Intravenously Administered Novel Liposomes, DCL64, Deliver Oligonucleotides to Cerebellar Purkinje Cells

Ana Tari Ashizawa, Jenny Holt, Kelsey Faust, Weier Liu, Anjana Tiwari, Nan Zhang, Tetsuo Ashizawa

Research output: Contribution to journalArticle

2 Scopus citations

Abstract

Cerebellar Purkinje cells (PCs) show conspicuous damages in many ataxic disorders. Targeted delivery of short nucleic acids, such as antisense oligonucleotides, to PCs may be a potential treatment for ataxic disorders, especially spinocerebellar ataxias (SCAs), which are mostly caused by a gain of toxic function of the mutant RNA or protein. However, oligonucleotides do not cross the blood-brain barrier (BBB), necessitating direct delivery into the central nervous system (CNS) through intra-thecal, intra-cisternal, intra-cerebral ventricular, or stereotactic parenchymal administration. We have developed a novel liposome (100 to 200 nm in diameter) formulation, DCL64, composed of dipalmitoyl-phosphatidylcholine, cholesterol, and poloxamer L64, which incorporates oligonucleotides efficiently (≥ 70%). Confocal microscopy showed that DCL64 was selectively taken up by brain microvascular endothelial cells by interacting with low-density lipoprotein receptor (LDLr) family members on cell surface, but not with other types of lipid receptors such as caveolin or scavenger receptor class B type 1. LDLr family members are implicated in brain microvascular endothelial cell endocytosis/transcytosis, and are abundantly localized on cerebellar PCs. Intravenous administration of DCL64 in normal mice showed distribution of oligonucleotides to the brain, preferentially in PCs. Mice that received DCL64 showed no adverse effect on hematological, hepatic, and renal functions in blood tests, and no histopathological abnormalities in major organs. These studies suggest that DCL64 delivers oligonucleotides to PCs across the BBB via intravenous injection with no detectable adverse effects. This property potentially makes DCL64 particularly attractive as a delivery vehicle in treatments of SCAs.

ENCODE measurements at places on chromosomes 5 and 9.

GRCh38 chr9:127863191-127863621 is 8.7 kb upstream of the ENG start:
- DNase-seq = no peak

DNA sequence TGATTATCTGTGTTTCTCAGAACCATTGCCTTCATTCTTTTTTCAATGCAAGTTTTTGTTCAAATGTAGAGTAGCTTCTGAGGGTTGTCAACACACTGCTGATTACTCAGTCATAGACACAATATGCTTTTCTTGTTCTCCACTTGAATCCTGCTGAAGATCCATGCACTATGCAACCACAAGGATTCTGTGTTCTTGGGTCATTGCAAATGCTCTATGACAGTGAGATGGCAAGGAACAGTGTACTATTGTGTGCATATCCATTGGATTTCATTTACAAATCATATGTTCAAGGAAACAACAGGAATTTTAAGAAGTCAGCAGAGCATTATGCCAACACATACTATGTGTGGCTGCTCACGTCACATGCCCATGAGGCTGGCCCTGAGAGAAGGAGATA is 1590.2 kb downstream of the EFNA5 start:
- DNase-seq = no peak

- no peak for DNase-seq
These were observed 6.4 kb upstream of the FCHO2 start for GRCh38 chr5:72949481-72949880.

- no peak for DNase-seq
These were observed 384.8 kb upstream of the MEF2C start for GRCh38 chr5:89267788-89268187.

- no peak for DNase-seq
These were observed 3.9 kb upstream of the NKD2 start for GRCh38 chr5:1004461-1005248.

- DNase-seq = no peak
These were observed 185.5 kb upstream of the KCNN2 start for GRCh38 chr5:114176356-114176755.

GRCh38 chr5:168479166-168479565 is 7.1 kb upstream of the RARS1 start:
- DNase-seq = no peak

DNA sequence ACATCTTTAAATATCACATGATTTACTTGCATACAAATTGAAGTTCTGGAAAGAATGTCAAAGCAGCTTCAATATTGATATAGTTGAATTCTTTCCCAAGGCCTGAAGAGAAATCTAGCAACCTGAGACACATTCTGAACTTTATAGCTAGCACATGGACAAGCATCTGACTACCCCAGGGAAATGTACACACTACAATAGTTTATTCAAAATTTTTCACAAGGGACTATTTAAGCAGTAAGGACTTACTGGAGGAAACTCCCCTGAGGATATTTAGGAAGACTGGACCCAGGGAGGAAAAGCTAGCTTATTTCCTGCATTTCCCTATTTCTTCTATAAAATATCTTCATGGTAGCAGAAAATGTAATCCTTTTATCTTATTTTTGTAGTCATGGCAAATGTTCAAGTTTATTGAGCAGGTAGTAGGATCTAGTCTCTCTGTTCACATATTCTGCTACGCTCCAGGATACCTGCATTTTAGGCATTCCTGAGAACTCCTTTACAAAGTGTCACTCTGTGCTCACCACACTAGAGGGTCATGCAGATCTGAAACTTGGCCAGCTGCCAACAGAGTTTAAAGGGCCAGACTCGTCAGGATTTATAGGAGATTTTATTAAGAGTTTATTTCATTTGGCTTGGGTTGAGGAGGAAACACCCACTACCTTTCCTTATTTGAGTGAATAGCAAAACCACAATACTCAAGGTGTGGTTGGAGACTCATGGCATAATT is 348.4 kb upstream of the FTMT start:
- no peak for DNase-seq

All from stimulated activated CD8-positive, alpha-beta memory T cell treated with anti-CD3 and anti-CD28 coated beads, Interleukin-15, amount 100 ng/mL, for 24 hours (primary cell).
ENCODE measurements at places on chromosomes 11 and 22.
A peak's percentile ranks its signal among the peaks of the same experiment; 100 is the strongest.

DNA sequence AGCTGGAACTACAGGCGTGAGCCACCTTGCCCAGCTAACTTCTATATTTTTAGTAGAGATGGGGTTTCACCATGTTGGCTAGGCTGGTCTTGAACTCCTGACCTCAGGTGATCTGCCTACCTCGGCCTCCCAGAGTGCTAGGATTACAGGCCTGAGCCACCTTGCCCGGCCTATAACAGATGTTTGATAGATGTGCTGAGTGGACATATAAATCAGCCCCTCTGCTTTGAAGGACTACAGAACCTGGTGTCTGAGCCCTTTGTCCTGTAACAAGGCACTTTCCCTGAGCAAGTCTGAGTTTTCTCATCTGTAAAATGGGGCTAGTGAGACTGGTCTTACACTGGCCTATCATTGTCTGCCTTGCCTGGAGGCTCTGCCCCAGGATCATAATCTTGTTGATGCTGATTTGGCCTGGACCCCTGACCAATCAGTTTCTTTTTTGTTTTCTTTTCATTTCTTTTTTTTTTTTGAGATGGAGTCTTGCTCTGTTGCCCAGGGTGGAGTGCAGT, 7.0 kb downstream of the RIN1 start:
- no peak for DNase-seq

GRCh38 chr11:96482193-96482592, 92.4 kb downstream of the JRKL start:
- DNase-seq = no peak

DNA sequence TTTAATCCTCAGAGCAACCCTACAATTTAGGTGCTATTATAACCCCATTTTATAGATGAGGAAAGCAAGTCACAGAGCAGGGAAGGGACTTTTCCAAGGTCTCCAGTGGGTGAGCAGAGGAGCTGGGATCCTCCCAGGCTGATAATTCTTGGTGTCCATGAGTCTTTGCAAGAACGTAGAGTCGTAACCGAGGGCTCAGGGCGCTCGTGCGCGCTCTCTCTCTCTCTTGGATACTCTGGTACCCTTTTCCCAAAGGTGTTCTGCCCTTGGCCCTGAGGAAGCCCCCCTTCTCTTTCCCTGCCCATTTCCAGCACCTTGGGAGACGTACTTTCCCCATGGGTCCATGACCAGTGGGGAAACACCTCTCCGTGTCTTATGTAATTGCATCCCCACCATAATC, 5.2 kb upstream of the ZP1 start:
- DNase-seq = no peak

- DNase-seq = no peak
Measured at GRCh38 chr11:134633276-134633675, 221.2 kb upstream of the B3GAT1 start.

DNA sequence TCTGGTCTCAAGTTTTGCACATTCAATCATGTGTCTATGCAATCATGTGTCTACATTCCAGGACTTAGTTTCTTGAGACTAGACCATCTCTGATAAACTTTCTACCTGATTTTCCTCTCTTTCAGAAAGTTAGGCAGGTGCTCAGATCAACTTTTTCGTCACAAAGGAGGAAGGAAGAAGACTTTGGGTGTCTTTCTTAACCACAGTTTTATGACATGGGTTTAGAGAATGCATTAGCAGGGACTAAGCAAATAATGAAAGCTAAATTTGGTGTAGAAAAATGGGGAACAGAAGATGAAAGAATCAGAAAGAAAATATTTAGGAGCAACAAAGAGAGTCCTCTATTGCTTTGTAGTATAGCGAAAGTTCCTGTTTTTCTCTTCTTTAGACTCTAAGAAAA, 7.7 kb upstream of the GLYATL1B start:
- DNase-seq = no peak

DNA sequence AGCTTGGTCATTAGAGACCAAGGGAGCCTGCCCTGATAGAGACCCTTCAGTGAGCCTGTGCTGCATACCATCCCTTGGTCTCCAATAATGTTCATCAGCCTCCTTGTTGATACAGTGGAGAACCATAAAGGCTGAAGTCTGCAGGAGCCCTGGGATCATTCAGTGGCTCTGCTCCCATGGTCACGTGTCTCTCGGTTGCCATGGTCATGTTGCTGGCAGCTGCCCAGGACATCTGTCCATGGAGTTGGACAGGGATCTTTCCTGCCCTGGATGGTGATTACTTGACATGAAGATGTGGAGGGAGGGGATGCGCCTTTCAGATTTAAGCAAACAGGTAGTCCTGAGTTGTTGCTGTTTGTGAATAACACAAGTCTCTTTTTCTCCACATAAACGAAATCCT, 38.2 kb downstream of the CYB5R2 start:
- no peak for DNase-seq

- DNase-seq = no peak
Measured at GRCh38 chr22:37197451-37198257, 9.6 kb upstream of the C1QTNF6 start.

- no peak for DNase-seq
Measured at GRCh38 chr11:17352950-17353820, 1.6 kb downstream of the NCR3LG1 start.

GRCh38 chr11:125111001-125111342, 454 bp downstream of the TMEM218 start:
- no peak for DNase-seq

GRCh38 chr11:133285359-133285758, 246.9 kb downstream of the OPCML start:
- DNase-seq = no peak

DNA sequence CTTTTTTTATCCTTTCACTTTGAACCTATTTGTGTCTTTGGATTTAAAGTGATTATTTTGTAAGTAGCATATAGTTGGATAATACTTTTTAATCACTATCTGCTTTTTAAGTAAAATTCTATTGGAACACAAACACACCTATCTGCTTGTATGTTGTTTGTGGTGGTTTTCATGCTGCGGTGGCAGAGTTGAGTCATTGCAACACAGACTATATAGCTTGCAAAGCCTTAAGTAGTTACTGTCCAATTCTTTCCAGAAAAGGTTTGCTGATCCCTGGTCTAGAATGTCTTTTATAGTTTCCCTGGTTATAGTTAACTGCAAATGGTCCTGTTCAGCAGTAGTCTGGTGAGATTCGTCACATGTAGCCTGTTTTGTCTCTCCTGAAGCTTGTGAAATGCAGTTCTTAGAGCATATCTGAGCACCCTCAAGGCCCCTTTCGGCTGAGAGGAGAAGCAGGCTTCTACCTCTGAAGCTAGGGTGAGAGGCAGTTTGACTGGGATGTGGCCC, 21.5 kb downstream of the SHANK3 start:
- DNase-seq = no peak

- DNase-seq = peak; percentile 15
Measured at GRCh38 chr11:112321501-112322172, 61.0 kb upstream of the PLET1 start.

Original languageEnglish (US)
Pages (from-to)99-108
Number of pages10
JournalCerebellum
Volume18
Issue number1
DOIs
StatePublished - Feb 1 2019

Keywords

  • Blood-brain barrier
  • Liposomes
  • Low-density lipoprotein receptor
  • Oligonucleotide
  • Purkinje cells
  • Spinocerebellar ataxias

ASJC Scopus subject areas

  • Neurology
  • Clinical Neurology

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